To me it means dealing with politicians, Red State / Blue State, and the current raft of temporary political theories. It means Fox News vs. the John Stewart show.
In the tech world it has come to be used to refer to having policies and procedures that support a technical infrastructure. Microsoft has elevated this usage as it has promoted SharePoint. Why? Because SharePoint is an enabler for the end user. It is among 'content management' systems which allow the end user to create information storage systems. The worry is that these systems will grow like weeds, with no control, without 'Information Architecture' being considered. It is a legitimate worry, but the greater worry is 'Adoption'.
What does 'Adoption' mean to you?
To me it means children finding a new home. In the SharePoint world it means that there is a large portion of the installed base that is not using SharePoint. It could be because of missing functionality, lack of user buy-in, lack of executive support.
User Adoption is a real problem. But underlying the issue is a darker reality. A lack of User Adoption may result from the executive, or most likely IT acting in a vacuum. The tail wagging the dog.
Sure SharePoint is a cool thing to implement. But what does it do that we don't already have in place?
- Replaces file shares
- Allows collaboration
- Information portal
- Replaces Exchange calendaring
- Search Capability
- Document Management
(That is one reason why after-market products are quite important.)
By dressing up these basic requirements of our technology projects - Microsoft and IT 'elevate' the discussion. We tend to fool ourselves into thinking that we know what is best for our business. Maybe we're following the herd mentality? Maybe we are trying to stay relevant?
Until recently the term governance was rarely seen alone - most often it would be written 'Good Governance' or 'Bad Governance'. But 'Governance' became a buzz word used by consultants, and it is now frequently seen in email marketing. And this marketing drives us to implement governance before any project begins. And sure, policies are good to have. But we need to get our community behind us before any project begins.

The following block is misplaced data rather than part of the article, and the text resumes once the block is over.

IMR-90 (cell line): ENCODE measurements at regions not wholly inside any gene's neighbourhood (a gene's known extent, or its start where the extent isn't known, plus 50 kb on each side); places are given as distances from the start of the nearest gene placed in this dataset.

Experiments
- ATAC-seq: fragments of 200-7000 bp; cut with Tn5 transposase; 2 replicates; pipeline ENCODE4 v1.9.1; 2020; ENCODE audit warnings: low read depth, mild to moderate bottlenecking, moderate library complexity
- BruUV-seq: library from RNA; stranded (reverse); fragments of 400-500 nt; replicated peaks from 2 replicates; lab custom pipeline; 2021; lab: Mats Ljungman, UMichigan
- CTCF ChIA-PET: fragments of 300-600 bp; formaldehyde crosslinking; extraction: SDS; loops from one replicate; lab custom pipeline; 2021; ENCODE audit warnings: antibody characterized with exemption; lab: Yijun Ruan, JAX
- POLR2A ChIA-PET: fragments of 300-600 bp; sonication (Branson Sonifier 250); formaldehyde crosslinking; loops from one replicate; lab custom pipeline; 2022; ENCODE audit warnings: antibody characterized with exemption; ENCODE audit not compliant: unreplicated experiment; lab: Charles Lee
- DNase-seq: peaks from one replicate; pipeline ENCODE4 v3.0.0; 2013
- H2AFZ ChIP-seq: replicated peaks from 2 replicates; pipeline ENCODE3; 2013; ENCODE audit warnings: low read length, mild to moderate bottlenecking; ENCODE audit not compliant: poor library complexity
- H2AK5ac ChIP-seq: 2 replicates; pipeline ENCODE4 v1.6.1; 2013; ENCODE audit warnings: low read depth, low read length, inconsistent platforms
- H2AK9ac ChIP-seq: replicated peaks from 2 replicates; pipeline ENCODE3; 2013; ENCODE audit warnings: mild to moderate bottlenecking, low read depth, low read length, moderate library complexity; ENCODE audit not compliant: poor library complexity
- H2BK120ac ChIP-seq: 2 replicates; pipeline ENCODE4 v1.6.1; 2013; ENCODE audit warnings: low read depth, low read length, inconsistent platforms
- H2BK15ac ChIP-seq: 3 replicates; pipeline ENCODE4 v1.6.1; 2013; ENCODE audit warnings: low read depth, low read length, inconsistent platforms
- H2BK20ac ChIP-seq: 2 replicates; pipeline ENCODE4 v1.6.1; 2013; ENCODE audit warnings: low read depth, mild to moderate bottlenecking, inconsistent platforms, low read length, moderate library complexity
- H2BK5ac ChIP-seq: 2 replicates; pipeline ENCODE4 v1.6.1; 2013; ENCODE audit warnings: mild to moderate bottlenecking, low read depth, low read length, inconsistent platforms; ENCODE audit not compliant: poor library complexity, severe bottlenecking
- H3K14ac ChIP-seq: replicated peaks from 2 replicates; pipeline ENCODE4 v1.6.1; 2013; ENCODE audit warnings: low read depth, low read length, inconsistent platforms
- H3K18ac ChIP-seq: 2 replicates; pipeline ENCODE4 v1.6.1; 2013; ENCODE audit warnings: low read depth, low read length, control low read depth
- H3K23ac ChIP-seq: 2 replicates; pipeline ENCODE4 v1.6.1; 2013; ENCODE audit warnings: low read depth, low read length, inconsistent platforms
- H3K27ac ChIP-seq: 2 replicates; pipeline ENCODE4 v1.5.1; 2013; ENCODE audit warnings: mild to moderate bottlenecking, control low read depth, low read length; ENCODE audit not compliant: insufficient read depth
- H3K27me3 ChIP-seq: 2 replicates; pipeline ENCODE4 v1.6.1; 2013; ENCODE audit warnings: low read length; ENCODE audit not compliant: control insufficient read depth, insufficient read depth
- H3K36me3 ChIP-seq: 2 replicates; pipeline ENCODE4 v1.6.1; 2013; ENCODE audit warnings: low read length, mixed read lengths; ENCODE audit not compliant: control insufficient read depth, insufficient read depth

Governance means nothing if it is a bunch of rules that the business (either explicitly, or de-facto) does not agree to. On the one hand, the IT organization writes up rules but the business management is not engaged. This is the curse of middle management! On the other hand management may be engaged but is unable to push through changes in procedure - as users will always try to find the easiest way to work - which may mean going around the system.
We need to practice user engagement. In a customer service context, some have called this 'customer delight'. We could call this 'user delight'. If we're not providing a better solution than DropBox, then our users are going to use DropBox. Otherwise we are like the tail wagging the dog. It kinda works, but it's never a sure thing.
User Engagement was the topic of a recent article in SharePoint Pro magazine: